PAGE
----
REDD+ and mangroves : a study on Sundarbans
Karim, Saiful (2012) REDD+ and mangroves : a study on Sundarbans. In Karim, Saiful (Ed.) APCEL/NCSS Workshop on REDD+ and Legal Regimes of Mangroves, Peatlands and Other Wetlands : ASEAN and the World, 15–16 November 2012, Faculty of Law, Bukit Timah Campus, National University of Singapore. (Unpublished)
Sundarbans, a Ramsar and World Heritage site, is the largest single block of tidal halophytic mangrove forest in the world covering parts of Bangladesh and India. Natural mangroves were very common along the entire coast of Bangladesh. However, all other natural mangrove forests, including the Chakaria Sundarbans with 21,000 hectares of mangrove, have been cleared for shrimp cultivation. Against this backdrop, the Forest Department of Bangladesh has developed project design documents for a project called ‘Collaborative REDD+ Improved Forest Management (IFM) Sundarbans Project’ (CRISP) to save the only remaining natural mangrove forest of the country. This project, involving conservation of 412,000 ha of natural mangrove forests, is expected to generate, over a 30-year period, a total emissions reduction of about 6.4 million tons of CO2. However, the successful implementation of this project involves a number of critical legal and institutional issues. It may involve complex legal issues such as forest ownership, forest use rights, rights of local people and carbon rights. It may also involve institutional reforms. Ensuring good governance of the proposed project is very vital considering the failure of the Asian Development Bank (ADB) funded and Bangladesh Forest Department managed ‘Sundarbans Biodiversity Conservation Project’. Considering this previous experience, this paper suggests that a comprehensive legal and institutional review and reform is needed for the successful implementation of the proposed CRISP project. This paper argues that without ensuring local people’s rights and their participation, no project can be successful in the Sundarbans. Moreover, corruption of local and international officials may be a serious hurdle in the successful implementation of the project.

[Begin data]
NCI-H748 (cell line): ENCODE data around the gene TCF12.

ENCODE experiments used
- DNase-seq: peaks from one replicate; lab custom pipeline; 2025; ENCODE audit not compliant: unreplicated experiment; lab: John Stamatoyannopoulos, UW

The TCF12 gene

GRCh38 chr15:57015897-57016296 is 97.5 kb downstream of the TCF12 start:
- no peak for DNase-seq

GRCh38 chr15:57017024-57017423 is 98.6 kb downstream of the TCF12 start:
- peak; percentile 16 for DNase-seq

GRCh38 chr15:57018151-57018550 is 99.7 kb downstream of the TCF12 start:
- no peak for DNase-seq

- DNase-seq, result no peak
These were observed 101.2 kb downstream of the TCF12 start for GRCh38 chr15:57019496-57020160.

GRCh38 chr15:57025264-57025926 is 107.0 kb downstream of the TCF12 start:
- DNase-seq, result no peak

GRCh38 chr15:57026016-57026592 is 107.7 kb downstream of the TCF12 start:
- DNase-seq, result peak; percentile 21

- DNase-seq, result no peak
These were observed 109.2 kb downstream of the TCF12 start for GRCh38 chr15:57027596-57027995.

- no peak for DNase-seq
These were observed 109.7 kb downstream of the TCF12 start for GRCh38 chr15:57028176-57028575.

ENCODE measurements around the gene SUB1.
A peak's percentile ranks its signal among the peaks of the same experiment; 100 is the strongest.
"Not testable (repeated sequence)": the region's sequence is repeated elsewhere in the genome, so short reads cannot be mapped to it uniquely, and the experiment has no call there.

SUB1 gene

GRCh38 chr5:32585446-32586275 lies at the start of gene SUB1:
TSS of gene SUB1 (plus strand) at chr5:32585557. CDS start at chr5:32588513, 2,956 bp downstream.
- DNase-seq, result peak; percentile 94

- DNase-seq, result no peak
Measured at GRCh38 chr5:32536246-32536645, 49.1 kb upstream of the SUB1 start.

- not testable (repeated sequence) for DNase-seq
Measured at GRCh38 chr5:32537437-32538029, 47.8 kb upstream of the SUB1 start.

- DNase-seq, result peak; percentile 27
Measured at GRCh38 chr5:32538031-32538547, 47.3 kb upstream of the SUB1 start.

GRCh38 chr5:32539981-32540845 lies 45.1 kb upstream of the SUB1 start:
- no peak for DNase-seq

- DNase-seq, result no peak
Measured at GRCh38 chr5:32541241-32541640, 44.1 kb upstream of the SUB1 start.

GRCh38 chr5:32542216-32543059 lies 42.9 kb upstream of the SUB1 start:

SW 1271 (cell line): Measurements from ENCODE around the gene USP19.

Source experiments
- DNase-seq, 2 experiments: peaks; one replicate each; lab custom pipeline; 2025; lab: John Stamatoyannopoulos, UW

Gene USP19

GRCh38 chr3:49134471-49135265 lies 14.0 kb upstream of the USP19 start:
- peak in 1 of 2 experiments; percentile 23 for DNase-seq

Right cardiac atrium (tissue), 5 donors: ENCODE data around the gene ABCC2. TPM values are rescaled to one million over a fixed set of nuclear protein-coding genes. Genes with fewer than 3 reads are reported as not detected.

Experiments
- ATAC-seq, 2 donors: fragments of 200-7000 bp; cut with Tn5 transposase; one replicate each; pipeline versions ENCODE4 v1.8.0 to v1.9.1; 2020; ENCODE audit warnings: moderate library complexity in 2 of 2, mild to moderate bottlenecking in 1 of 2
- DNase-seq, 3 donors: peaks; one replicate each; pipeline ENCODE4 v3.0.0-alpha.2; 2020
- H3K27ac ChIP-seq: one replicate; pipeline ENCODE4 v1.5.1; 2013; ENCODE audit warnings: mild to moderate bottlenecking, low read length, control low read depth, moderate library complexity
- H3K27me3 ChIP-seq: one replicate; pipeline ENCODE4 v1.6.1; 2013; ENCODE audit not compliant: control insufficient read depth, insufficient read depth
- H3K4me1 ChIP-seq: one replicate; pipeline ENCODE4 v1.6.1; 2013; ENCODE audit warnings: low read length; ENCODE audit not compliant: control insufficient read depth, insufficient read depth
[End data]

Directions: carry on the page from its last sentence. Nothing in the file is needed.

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|Item Type:||Conference Item (Presentation)|
|Keywords:||Sundarbans, Climate Change, REDD+, Carbon Rights, Ramsar and World Heritage|
|Subjects:||Australian and New Zealand Standard Research Classification > LAW AND LEGAL STUDIES (180000) > LAW (180100)
Australian and New Zealand Standard Research Classification > LAW AND LEGAL STUDIES (180000) > LAW (180100) > Environmental and Natural Resources Law (180111)
|Divisions:||Current > QUT Faculties and Divisions > Faculty of Law
Current > Schools > School of Law
|Copyright Owner:||Copyright 2012 Please consult author.|
|Deposited On:||14 Jan 2014 01:50|
|Last Modified:||14 Jan 2014 04:30|
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